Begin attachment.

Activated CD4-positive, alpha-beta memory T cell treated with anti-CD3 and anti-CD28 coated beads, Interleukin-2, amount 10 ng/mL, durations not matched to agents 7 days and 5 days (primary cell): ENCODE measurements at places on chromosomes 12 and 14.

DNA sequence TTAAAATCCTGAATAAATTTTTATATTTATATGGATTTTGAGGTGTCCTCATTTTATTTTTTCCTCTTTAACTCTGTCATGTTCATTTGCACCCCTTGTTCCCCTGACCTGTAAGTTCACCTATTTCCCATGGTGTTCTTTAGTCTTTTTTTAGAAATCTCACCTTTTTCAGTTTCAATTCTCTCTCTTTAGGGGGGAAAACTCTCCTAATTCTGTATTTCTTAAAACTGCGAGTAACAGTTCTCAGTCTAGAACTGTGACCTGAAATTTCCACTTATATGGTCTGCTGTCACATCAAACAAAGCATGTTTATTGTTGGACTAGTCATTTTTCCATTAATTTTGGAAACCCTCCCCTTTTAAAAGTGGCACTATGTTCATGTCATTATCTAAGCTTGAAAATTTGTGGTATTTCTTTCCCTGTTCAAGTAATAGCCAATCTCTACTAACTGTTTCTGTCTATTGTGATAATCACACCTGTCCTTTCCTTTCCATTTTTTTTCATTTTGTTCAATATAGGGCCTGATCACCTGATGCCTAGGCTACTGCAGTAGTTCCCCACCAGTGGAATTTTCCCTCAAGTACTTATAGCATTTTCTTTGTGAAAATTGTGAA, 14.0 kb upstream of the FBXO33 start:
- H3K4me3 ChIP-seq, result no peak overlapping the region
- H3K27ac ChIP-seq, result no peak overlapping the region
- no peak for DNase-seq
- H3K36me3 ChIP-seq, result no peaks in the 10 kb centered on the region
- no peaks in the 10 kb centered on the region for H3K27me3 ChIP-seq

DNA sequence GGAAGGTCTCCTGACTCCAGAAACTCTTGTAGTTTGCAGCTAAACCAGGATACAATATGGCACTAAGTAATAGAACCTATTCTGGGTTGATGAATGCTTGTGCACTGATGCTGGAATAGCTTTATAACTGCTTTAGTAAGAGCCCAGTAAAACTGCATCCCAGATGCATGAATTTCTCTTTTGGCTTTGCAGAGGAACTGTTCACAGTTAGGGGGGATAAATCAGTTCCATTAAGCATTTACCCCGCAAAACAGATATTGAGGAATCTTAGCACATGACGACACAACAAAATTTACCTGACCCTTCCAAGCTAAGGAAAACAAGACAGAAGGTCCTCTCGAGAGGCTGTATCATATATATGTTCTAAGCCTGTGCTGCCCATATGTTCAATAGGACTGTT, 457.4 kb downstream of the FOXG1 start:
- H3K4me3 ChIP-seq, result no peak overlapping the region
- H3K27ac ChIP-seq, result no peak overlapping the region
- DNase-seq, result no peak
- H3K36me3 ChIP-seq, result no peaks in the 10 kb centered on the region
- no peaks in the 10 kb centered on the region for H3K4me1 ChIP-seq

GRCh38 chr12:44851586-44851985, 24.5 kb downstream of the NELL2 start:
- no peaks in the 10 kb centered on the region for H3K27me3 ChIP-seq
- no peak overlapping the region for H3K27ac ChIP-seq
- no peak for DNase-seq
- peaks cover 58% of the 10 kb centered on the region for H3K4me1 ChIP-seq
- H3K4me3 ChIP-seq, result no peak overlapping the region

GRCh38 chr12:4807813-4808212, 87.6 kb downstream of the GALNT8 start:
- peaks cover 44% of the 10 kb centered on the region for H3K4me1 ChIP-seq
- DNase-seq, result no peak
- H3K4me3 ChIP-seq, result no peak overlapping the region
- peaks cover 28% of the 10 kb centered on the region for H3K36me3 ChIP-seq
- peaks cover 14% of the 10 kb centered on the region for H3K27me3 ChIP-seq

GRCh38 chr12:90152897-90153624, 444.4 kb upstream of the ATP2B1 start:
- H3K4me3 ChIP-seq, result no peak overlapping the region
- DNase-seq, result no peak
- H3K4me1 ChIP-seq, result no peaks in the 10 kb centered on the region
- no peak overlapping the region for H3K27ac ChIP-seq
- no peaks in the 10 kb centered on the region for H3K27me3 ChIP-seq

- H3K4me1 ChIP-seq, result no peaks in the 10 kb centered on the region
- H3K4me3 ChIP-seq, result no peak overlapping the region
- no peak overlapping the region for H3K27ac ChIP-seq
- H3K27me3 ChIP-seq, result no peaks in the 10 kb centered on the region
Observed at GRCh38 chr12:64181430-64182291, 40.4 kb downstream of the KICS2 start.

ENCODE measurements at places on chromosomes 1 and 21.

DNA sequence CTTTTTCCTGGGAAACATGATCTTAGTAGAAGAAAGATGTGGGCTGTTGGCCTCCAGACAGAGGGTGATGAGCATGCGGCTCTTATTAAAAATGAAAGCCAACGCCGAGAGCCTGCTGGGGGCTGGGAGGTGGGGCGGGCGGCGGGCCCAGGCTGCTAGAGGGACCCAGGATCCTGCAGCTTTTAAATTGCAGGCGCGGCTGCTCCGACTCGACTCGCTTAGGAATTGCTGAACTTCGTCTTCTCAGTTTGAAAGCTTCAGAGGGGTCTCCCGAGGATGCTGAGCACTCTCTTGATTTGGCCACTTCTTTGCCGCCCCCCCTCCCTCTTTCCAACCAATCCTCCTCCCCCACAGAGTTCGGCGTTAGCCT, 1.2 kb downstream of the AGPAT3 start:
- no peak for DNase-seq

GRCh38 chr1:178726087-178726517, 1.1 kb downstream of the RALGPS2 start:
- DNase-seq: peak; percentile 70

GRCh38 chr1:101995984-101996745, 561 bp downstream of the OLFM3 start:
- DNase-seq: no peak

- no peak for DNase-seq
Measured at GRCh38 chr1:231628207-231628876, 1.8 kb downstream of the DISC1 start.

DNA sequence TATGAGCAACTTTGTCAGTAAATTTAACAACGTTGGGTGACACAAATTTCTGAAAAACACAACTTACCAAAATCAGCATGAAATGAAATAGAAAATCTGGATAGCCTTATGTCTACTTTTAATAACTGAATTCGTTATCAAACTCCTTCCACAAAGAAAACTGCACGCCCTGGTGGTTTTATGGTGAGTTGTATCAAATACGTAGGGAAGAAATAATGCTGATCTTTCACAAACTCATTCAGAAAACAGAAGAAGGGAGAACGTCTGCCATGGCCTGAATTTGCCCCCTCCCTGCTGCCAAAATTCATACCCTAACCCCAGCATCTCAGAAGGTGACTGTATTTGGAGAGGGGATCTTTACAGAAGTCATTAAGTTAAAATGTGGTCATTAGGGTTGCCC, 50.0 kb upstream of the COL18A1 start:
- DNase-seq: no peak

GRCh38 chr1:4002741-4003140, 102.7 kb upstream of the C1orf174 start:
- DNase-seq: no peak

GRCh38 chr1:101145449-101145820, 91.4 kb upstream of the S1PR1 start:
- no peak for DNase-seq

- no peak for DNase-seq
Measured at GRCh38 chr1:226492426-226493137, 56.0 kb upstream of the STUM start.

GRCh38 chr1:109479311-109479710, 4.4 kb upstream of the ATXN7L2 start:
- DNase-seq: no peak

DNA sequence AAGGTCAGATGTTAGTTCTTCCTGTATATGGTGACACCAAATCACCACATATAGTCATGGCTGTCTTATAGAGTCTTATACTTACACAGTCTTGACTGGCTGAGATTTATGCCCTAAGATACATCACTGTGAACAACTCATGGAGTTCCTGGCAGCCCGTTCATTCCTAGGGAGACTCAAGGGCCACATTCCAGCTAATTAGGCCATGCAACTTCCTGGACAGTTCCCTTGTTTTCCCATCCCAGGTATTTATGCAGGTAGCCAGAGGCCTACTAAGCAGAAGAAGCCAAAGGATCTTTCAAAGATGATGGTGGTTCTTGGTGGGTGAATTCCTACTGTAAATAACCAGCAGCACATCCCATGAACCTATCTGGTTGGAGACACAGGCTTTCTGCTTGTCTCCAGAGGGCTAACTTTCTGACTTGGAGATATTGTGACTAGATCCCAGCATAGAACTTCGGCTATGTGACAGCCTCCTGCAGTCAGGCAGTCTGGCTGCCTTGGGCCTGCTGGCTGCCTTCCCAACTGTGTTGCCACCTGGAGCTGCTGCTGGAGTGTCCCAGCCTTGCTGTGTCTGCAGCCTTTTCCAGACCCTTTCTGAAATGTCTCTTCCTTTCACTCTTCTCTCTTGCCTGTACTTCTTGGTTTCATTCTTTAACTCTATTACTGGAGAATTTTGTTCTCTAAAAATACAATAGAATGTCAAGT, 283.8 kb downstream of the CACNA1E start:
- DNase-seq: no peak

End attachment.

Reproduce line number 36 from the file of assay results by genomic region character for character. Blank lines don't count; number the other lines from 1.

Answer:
Observed at GRCh38 chr12:64181430-64182291, 40.4 kb downstream of the KICS2 start.